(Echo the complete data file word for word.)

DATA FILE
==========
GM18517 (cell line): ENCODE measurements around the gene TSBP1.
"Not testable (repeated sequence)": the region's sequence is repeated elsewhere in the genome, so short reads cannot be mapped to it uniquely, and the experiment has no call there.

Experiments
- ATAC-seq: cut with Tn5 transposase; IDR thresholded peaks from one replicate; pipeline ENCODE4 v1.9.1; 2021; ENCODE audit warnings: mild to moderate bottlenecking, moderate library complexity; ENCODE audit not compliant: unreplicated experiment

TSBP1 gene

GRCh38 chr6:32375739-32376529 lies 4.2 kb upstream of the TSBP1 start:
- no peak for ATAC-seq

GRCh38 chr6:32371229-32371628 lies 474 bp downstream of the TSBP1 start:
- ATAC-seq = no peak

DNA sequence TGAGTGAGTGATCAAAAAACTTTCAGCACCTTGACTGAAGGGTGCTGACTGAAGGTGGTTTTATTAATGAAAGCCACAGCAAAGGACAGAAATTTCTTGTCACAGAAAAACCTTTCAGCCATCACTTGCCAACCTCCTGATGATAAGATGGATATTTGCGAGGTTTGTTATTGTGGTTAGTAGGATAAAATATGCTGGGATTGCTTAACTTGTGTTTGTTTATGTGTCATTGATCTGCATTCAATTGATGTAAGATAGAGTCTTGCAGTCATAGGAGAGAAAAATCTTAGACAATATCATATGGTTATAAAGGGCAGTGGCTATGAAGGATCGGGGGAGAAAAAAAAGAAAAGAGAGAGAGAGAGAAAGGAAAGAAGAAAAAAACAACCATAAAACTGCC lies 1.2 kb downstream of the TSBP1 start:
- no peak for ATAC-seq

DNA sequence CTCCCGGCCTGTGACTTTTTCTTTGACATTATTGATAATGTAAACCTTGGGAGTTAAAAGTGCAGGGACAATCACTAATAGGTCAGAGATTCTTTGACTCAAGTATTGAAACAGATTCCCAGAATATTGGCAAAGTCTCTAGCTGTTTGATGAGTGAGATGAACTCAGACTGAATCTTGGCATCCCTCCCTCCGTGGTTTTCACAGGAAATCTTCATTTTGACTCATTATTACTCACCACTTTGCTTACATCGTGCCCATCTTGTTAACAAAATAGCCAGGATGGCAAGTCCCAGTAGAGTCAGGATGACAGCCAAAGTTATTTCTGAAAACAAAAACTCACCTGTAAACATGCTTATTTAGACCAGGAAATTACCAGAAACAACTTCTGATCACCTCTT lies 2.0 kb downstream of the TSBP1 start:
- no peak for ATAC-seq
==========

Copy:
GM18517 (cell line): ENCODE measurements around the gene TSBP1.
"Not testable (repeated sequence)": the region's sequence is repeated elsewhere in the genome, so short reads cannot be mapped to it uniquely, and the experiment has no call there.

Experiments
- ATAC-seq: cut with Tn5 transposase; IDR thresholded peaks from one replicate; pipeline ENCODE4 v1.9.1; 2021; ENCODE audit warnings: mild to moderate bottlenecking, moderate library complexity; ENCODE audit not compliant: unreplicated experiment

TSBP1 gene

GRCh38 chr6:32375739-32376529 lies 4.2 kb upstream of the TSBP1 start:
- no peak for ATAC-seq

GRCh38 chr6:32371229-32371628 lies 474 bp downstream of the TSBP1 start:
- ATAC-seq = no peak

DNA sequence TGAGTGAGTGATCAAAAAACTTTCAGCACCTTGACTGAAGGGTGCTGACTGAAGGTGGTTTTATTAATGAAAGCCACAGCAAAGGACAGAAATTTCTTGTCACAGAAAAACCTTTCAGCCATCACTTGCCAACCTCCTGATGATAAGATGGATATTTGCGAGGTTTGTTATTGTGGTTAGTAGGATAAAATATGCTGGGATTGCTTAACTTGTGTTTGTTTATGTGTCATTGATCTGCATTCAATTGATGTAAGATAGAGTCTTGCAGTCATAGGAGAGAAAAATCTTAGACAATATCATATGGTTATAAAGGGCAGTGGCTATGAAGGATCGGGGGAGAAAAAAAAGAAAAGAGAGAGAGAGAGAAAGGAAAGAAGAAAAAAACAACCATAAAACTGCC lies 1.2 kb downstream of the TSBP1 start:
- no peak for ATAC-seq

DNA sequence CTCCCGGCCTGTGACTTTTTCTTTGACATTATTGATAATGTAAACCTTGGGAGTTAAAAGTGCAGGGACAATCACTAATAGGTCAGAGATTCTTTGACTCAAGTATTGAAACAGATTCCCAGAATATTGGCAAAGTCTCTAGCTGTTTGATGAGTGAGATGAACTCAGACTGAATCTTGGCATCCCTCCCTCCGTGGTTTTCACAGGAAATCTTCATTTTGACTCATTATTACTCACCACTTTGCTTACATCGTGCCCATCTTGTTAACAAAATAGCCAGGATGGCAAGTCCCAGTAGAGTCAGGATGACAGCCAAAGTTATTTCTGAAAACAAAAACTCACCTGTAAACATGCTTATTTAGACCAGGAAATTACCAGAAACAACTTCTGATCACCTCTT lies 2.0 kb downstream of the TSBP1 start:
- no peak for ATAC-seq